has been receiving from colleges over the past few months seemingly has grown by the day.
Similar to the plight of the 6-foot-3 sophomore who is sure to remain one of the nation's top recruits from the Class of 2014 is that of the Reynoldsburg (Ohio)
girls basketball team that she has been leading to new heights this winter. After the Raiders made their first appearance in the Division I state tournament in 2010, they were upset in a regional semifinal a year ago.
Little, however, seems to be holding back Rice or her teammates this winter.
Reynoldsburg is 22nd in the
MaxPreps Xcellent 25 National Girls Basketball Rankings presented by the Army National Guard
and enters the postseason coming off its first perfect regular season. The Raiders, who are 20-0 and recently won their second consecutive OCC-Ohio Division championship, also are the No. 1-ranked team in the state.
"We set our schedule up to really challenge these kids academically and athletically," coach Jack Purtell said. "It's really an honor to have such good kids. At no time did we talk about going undefeated or being state poll champions, but as it's turned out, it's been a dream season."
Despite the blossoming abilities of Rice, the Raiders have been far from a one-player show this season. Rice leads Reynoldsburg in points (13) and rebounds (8.5) per game, but several others on the team average between seven and 12 points. There are only two seniors: Aliyah Zantt
, who averages 12 points and has signed with Eastern Michigan, and backup Adesuwa Aideyman
. Destini Cooper
, a 6-foot post player, and Yamonie Jenkins
and Shiloh Murphy
are juniors who all have received interest from Mid-American Conference schools as well.
Cooper, Jenkins and Zantt all were key players in 2010 when the Raiders lost to eventual state-champion Canton McKinley 42-39 in overtime in a state semifinal. Last season, Reynoldsburg was ranked fifth in the final state poll but lost to Lakota East (Liberty Township, Ohio) 46-44 in a regional semifinal. The Raiders finished 23-2 a year ago for their best record in program history.
"It's been amazing," Jenkins said. "After we lost all of those seniors (from the 2010 team), we didn't think we were going to be any good last year, but now that we see how good we are, it's unbelievable. (Last year) has been a big motivator for us."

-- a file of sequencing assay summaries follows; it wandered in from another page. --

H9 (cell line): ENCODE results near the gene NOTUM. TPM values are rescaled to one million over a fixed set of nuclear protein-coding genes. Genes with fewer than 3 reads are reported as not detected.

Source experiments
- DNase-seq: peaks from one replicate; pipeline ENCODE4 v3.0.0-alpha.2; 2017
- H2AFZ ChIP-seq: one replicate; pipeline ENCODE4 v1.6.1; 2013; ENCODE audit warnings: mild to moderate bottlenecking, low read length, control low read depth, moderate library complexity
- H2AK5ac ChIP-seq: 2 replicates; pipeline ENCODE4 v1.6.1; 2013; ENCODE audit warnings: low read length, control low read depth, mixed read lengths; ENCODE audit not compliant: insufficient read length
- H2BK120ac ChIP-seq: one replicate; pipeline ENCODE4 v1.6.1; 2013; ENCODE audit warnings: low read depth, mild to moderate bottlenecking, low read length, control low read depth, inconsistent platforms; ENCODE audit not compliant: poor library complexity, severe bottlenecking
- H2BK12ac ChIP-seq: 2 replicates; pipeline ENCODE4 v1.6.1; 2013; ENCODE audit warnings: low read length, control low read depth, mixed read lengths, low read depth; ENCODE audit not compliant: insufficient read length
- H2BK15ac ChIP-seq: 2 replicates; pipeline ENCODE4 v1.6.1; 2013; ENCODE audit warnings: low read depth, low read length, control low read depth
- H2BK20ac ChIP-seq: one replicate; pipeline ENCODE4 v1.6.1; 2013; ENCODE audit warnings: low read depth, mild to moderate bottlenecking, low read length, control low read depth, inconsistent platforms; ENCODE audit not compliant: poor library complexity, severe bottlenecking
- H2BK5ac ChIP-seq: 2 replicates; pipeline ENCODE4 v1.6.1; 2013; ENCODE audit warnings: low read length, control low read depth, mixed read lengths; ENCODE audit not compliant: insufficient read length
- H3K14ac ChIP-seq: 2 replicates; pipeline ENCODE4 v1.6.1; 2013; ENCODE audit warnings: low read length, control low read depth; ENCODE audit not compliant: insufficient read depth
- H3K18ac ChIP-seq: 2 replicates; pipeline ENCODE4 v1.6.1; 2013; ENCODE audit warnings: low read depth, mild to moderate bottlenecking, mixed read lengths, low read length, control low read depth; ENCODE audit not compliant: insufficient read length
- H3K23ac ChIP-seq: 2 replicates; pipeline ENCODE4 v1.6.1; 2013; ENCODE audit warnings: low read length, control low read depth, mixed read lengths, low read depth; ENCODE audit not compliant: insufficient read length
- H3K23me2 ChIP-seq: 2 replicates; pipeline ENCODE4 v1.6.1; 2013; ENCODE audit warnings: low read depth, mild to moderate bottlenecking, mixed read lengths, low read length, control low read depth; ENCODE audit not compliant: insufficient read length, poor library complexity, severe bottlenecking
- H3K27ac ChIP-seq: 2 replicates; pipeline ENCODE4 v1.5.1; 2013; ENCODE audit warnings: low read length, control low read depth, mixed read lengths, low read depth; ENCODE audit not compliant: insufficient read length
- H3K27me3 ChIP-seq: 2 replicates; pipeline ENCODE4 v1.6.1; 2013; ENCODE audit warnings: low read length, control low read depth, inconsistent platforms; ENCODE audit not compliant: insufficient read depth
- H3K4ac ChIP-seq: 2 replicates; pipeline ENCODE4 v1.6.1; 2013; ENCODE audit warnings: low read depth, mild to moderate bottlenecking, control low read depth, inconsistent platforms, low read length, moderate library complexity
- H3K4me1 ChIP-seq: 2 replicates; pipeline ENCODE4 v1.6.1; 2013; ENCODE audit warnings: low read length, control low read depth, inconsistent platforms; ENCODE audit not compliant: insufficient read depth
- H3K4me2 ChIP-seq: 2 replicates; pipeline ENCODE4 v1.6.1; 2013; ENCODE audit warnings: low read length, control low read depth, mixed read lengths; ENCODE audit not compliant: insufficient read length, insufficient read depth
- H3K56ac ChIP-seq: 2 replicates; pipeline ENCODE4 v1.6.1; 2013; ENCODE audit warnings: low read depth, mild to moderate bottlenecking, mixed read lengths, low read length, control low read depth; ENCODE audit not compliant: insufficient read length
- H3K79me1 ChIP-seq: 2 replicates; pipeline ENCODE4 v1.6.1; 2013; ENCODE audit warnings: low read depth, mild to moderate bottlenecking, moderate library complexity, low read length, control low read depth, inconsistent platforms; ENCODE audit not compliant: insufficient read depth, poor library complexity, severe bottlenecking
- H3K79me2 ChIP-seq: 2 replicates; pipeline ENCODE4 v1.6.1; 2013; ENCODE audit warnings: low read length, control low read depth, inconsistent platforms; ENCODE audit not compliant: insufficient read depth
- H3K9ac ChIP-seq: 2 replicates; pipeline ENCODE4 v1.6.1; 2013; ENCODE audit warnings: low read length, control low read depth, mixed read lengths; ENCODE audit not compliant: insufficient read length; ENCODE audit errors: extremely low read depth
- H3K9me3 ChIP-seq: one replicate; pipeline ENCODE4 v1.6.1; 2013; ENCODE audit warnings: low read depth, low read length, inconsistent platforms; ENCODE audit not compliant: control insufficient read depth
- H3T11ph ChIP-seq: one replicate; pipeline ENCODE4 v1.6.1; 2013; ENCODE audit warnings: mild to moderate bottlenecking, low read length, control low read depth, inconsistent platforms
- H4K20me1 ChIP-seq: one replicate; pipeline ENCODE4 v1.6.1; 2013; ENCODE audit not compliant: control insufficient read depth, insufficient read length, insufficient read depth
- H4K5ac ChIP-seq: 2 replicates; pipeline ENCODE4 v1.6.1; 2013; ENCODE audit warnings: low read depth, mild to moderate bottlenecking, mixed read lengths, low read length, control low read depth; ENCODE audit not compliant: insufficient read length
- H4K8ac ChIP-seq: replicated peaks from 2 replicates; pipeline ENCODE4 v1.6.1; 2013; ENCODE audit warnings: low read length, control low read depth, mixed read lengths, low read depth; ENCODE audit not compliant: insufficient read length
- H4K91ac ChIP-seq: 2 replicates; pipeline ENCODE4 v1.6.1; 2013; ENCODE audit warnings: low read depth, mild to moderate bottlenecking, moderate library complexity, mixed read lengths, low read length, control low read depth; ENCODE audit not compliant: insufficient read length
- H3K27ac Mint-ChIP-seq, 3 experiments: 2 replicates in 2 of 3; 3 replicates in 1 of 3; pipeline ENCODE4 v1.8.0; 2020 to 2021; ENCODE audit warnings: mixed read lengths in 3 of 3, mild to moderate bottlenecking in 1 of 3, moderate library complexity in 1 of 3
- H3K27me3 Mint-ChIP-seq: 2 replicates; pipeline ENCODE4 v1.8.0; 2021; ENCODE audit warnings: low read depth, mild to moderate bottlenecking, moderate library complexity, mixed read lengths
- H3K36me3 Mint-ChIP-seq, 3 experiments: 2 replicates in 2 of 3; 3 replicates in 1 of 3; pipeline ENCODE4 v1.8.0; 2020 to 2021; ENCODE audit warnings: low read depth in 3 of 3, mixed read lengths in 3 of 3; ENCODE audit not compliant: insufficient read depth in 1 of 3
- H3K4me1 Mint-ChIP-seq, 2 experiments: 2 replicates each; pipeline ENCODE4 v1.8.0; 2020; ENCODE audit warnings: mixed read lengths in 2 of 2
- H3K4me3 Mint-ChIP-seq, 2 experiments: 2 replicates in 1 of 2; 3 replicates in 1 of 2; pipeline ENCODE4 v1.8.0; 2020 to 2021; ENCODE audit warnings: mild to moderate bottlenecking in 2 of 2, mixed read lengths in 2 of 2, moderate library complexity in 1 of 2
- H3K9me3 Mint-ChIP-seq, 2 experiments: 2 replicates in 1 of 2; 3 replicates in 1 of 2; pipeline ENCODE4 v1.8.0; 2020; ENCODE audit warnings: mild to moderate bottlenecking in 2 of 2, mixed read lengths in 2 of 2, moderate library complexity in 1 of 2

"The (2010 team) was a very strong-willed, senior-laden team that had some strong personalities," Purtell said. "This team is a lot different. There's more size, more speed and probably a lot more skill. The success we've had goes to show how much these kids have sacrificed. I've been lucky to see this come through. We're a defensive-minded team first, (but) they could all average 15 to 20 points if they played on other teams."
Rice started every game a season ago, averaging 9.8 points and 6.7 rebounds for a team that had just one senior.
This season, the advancement of her game has continued. In addition to her size and athleticism, Rice's aggressiveness down low and her ability to hold her ground defensively has helped her become a standout.
One of the few things she'll likely focus on improving over the next two-plus years is her physical strength. Ohio State and Michigan State have been among the schools to send her an early offer, according to Purtell. West Virginia, Maryland, Notre Dame and Kentucky are others who have shown interest.
"She's a really good athlete who has worked hard on her shooting," Purtell said. "I think her outside shooting has really improved because she shoots 500 free throws and 500 jumpers a week. Her strength and footwork have developed, and she's an athletic 6-3. She's not a skinny 6-3."
Rice isn't planning to trim the list of schools interested in her any time soon.
"It's been crazy," Rice said. "I just try to keep a level head because I've got plenty of work to do. I have to stay humble and keep playing hard. What I really want to do this year is help us try get back to state."Jarrod Ulrey has covered prep sports for ThisWeekSPORTS.com for 17 years and can be reached at firstname.lastname@example.org.